Seneca reminds us that real tranquillity comes from a relaxed mind with a clear conscience. Which is why Stoics engage in an evening meditation on the major events of the day, learning from their mistakes, and filing them away before going to sleep.
Seneca challenges the common assumption that someone is self-sufficient if he has enough money, a nice place to live, and so forth. True self-sufficiency requires serenity, which comes from inner strength, not from externals.
Seneca agrees with Epicurus: death is a state of non-existence, therefore we do not feel anything, and there is nothing to be afraid of. Moreover, it is no different from the aeons before we were born, and we don't regret those, do we?
Seneca tells us that philosophy, understood as a way of life, cannot be relegated to spare moments. Just like someone can't be a Christian only on Sunday mornings, so a Stoic applies her principles at every opportunity, big or small.
Seneca advices his friend Lucilius to pay attention to people who act right, not just talk right. When we pick a role model to improve our character, let's pick someone whose actions we want to imitate, they are a better guidance to virtue.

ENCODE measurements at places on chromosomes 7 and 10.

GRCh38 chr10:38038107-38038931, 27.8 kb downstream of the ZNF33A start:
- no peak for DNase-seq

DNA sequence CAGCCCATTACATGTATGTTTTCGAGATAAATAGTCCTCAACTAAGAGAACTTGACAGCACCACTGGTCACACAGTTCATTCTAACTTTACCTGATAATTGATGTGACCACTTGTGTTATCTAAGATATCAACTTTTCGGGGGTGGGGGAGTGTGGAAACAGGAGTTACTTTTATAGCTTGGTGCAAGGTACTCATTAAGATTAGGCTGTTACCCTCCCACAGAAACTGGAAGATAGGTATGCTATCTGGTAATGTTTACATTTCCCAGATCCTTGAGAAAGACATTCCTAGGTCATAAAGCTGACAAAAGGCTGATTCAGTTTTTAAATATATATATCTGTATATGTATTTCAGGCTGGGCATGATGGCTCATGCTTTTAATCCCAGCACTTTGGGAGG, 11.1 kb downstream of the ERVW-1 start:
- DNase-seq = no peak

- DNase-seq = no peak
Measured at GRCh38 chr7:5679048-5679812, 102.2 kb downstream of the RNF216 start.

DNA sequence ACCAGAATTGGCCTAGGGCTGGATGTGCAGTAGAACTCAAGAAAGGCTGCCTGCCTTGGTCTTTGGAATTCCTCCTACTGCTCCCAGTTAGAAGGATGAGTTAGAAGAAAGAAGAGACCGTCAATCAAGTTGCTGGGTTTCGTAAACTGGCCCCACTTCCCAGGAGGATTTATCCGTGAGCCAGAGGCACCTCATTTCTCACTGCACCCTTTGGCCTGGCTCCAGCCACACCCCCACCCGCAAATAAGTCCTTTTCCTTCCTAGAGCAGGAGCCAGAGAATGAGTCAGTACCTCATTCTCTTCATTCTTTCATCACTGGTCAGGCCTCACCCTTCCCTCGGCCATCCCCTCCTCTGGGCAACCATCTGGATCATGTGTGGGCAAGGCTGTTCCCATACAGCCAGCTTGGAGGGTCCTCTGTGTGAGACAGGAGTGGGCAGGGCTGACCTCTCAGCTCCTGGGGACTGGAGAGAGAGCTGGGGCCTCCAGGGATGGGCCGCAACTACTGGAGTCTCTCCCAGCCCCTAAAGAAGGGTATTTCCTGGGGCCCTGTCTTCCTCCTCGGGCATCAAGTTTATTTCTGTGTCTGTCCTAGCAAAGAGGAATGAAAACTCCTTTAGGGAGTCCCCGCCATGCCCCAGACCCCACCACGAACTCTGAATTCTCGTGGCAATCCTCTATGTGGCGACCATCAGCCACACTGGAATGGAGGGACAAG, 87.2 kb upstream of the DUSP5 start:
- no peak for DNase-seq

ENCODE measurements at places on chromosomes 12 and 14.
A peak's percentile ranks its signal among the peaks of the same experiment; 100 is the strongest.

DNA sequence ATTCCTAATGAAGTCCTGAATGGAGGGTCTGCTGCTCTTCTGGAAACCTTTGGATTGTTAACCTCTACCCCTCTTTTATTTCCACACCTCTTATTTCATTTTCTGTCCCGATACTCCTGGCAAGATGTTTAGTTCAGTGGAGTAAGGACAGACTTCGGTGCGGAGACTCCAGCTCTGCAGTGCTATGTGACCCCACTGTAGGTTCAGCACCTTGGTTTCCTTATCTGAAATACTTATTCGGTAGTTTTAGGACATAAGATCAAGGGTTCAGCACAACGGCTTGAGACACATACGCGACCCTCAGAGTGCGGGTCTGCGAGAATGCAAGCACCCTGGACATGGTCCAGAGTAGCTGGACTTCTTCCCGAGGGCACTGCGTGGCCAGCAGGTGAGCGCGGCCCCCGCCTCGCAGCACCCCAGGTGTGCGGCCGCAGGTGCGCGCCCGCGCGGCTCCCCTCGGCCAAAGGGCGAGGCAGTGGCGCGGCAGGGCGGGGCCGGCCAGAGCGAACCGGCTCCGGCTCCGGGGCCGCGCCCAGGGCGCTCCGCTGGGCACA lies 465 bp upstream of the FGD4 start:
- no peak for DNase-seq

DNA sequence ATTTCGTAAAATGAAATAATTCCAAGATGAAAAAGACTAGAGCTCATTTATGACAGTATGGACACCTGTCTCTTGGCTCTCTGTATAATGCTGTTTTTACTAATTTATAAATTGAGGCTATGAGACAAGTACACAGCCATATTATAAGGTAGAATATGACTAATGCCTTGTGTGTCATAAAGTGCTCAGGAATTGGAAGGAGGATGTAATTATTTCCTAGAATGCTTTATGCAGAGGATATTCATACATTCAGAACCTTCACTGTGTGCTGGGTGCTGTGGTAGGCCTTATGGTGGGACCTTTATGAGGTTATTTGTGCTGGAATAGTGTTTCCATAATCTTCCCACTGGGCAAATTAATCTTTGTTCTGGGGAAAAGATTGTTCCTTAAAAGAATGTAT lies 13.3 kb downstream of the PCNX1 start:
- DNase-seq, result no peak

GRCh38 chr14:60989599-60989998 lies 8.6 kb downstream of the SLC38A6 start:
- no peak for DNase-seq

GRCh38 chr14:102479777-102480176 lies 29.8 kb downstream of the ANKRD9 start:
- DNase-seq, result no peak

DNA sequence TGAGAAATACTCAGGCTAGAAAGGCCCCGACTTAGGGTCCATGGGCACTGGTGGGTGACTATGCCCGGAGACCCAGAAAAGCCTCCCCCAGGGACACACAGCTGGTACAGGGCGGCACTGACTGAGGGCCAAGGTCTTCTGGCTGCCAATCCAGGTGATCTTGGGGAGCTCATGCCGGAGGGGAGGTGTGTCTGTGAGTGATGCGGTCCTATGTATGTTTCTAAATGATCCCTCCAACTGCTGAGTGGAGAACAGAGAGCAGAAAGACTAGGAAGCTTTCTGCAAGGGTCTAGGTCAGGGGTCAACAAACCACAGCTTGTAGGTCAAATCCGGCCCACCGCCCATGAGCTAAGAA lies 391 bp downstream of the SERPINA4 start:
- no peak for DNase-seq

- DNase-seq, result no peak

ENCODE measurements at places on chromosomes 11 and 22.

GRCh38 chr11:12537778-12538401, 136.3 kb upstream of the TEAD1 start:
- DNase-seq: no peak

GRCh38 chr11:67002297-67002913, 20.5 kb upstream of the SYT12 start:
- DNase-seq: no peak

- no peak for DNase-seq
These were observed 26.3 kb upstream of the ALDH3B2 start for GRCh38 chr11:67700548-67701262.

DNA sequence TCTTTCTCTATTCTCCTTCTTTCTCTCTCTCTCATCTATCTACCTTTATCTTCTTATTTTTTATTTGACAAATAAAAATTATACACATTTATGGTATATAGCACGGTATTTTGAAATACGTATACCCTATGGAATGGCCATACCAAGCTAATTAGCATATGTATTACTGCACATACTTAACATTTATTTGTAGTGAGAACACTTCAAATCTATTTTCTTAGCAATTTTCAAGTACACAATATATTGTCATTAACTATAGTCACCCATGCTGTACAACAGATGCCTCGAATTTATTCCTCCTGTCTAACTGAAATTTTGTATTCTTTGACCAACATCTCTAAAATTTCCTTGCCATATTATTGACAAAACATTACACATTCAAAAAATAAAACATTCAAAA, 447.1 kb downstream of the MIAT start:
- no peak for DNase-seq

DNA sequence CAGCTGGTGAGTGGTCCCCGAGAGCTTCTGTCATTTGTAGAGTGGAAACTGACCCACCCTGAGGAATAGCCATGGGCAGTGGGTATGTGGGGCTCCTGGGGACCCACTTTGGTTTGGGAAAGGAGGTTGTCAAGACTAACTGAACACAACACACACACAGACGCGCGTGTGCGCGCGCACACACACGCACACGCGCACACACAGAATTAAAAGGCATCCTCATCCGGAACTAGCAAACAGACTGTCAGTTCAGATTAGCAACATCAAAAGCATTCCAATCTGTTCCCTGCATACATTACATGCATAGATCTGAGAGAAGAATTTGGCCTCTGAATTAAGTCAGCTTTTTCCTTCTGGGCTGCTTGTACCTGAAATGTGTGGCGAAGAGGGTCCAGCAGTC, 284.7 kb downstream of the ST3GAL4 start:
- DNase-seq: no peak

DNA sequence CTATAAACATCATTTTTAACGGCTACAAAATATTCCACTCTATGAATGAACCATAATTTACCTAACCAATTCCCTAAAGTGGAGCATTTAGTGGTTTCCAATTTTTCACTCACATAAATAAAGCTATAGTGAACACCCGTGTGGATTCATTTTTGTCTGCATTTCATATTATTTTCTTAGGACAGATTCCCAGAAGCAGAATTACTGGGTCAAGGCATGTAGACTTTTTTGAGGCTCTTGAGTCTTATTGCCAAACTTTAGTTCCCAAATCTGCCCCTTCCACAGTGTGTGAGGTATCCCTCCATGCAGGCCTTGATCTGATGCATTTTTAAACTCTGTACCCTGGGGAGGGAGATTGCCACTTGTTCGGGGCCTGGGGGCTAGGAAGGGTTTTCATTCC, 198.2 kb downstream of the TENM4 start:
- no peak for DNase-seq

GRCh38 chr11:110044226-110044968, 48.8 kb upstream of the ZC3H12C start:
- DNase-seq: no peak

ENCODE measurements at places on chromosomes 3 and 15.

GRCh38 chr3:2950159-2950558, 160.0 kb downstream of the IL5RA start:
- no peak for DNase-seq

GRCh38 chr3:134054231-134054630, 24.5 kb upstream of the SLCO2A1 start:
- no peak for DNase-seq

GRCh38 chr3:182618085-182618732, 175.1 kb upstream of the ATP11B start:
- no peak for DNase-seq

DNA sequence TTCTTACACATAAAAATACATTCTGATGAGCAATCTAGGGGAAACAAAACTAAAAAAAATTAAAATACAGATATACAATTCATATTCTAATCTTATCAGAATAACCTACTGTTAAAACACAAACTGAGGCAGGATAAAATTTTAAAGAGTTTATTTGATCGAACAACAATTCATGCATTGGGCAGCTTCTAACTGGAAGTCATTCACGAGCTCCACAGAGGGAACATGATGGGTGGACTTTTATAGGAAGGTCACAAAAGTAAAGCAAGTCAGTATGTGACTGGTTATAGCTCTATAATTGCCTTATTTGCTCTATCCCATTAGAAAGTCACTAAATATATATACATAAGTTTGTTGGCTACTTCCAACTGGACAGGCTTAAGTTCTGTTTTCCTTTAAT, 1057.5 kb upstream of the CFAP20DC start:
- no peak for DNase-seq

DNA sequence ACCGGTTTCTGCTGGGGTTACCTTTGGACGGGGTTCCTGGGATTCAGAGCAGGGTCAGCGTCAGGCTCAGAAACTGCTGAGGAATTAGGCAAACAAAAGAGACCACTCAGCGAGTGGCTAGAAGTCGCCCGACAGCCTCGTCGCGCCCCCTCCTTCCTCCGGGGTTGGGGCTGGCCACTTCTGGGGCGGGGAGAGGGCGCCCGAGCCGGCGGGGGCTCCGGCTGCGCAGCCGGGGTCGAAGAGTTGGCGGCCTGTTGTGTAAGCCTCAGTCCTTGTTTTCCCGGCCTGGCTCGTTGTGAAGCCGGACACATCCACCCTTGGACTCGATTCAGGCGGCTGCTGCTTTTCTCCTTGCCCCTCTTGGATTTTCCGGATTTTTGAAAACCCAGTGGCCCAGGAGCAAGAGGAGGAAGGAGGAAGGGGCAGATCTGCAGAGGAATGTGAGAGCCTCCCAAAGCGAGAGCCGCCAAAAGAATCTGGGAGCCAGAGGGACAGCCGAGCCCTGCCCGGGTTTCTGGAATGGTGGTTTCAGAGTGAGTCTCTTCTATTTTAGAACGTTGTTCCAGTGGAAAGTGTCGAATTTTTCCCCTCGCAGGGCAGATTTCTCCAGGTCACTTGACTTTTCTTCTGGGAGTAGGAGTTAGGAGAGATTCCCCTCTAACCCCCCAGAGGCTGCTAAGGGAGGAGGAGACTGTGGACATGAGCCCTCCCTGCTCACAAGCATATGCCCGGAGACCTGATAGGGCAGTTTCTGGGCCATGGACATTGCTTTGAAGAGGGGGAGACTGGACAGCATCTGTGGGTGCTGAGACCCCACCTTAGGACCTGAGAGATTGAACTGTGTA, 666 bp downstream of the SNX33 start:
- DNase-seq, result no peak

Seneca argues that we can force Fortuna, the goddess of luck, to deal with us on equal terms, by not being slaves to external things we cannot control. Cultivate equanimity, and Fortuna will play fair with you.
Epictetus reminds his students that engaging in a wrong act, even one done in response to an injustice, stains our own character, and therefore hurts us first and foremost. Stoics don't favor retributive justice systems.
Seneca reminds us of the distinction between unhealthy and healthy emotions: being overwhelmed by the first ones tears us apart internally, while cultivating the second ones brings harmony to our psyche.
Seneca gives rare advice on one's abode. It should be a place that does not get in the way of practicing virtue, which means neither too uncomfortable (if we can avoid it) nor too luxurious or distracting.